China Falls Short of Promises to Protect Intellectual Property, US Says

In remarks to reporters on Tuesday, Liu Pengyu, the spokesperson for the Chinese Embassy in Washington, said that the tariffs violated global trade rules, dragged down the global economic recovery and would ultimately hurt US businesses and consumers.

“The Biden administration will not terminate tariffs on China, but is preparing to launch a new Section 301 investigation,” he said. “Facts have proved that a tariff war cannot solve the core issue of China-US economic and trade frictions, nor will it truly balance US foreign trade. It will only drive up inflation in the US and increase the cost of living for ordinary American consumers and families.”

The report also said that Russia was posing various challenges, including copyright infringement and trademark counterfeiting, but the ability of the administration to raise and resolve those intellectual property issues had been severely limited by Russia’s invasion of Ukraine and the subsequent efforts by the United States and its allies to isolate Russia from the global economy. The United States is monitoring recent proposals by Russia to try to counter international sanctions by allowing its companies to violate the intellectual property held in the United States, Europe and other countries that have imposed sanctions on Russia, the report said.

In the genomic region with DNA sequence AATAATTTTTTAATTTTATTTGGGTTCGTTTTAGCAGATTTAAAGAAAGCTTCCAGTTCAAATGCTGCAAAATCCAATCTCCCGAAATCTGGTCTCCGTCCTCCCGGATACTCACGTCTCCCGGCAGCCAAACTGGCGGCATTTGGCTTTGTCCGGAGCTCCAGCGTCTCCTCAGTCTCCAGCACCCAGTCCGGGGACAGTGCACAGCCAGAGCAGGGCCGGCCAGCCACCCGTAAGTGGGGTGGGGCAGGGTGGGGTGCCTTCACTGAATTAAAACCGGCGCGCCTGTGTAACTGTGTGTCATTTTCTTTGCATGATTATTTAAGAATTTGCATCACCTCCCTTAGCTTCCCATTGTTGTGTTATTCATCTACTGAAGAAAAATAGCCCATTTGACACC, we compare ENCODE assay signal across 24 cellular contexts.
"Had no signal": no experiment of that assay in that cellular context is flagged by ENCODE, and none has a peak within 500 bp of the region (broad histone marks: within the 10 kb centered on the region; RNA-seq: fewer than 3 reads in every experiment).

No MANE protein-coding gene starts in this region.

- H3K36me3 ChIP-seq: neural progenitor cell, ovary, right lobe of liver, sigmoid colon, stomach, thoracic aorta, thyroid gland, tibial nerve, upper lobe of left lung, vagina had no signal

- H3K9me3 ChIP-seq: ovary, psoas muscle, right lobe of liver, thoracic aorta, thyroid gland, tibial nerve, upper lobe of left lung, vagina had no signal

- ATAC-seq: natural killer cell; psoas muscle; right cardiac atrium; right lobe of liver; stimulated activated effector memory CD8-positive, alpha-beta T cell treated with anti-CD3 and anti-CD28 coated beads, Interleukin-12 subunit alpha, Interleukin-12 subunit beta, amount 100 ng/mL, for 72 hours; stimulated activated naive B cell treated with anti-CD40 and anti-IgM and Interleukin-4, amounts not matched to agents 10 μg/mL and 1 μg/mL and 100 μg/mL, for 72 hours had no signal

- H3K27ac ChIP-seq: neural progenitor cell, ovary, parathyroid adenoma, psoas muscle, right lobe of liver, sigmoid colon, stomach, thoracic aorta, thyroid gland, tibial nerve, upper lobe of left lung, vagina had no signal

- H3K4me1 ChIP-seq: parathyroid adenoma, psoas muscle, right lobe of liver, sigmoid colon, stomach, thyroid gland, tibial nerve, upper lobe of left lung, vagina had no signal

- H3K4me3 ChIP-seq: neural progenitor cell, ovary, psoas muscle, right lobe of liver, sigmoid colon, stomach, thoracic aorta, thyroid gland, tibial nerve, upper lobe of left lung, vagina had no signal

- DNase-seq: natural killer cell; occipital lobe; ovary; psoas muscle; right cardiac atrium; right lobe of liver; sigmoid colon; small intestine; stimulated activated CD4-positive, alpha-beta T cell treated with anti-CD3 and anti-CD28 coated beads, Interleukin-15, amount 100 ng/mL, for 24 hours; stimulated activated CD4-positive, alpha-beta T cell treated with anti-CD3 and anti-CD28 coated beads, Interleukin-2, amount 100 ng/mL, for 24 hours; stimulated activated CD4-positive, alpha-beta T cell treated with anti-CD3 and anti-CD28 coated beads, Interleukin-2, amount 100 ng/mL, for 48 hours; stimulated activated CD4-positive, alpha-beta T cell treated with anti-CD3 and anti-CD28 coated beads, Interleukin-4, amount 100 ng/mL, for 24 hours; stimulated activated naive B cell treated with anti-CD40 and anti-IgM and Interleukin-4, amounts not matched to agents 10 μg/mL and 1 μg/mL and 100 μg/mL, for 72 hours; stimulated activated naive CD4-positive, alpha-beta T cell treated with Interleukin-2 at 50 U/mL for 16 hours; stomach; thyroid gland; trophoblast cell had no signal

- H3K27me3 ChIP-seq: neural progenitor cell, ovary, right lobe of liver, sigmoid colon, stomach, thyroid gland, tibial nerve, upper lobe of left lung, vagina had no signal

It also expressed concerns with the European Union’s “aggressive promotion” of geographical indications, or rules that require goods to be from specific regions in order to use certain product names. Rules that restrict the use of common names for products, like Parmesan or feta cheeses, impose barriers for US-made goods and remain “highly concerning,” the USTR said.

The office said it would also conduct a special review of Bulgaria’s practices to assess whether it had made progress with investigating and prosecuting online piracy cases. It removed some countries from a watch list, saying they had made progress on improving rights, including Kuwait, Saudi Arabia, Romania and Lebanon.

Katherine Tai, the trade representative, said in a statement that the administration would continue to engage with trade partners to address shortcomings, and that intellectual property protection was key to more than 60 million American jobs.

“We need robust protection and enforcement in foreign countries to protect these individuals, their livelihoods, and ensure they can fairly compete in the global marketplaces,” Ms. Tai said.

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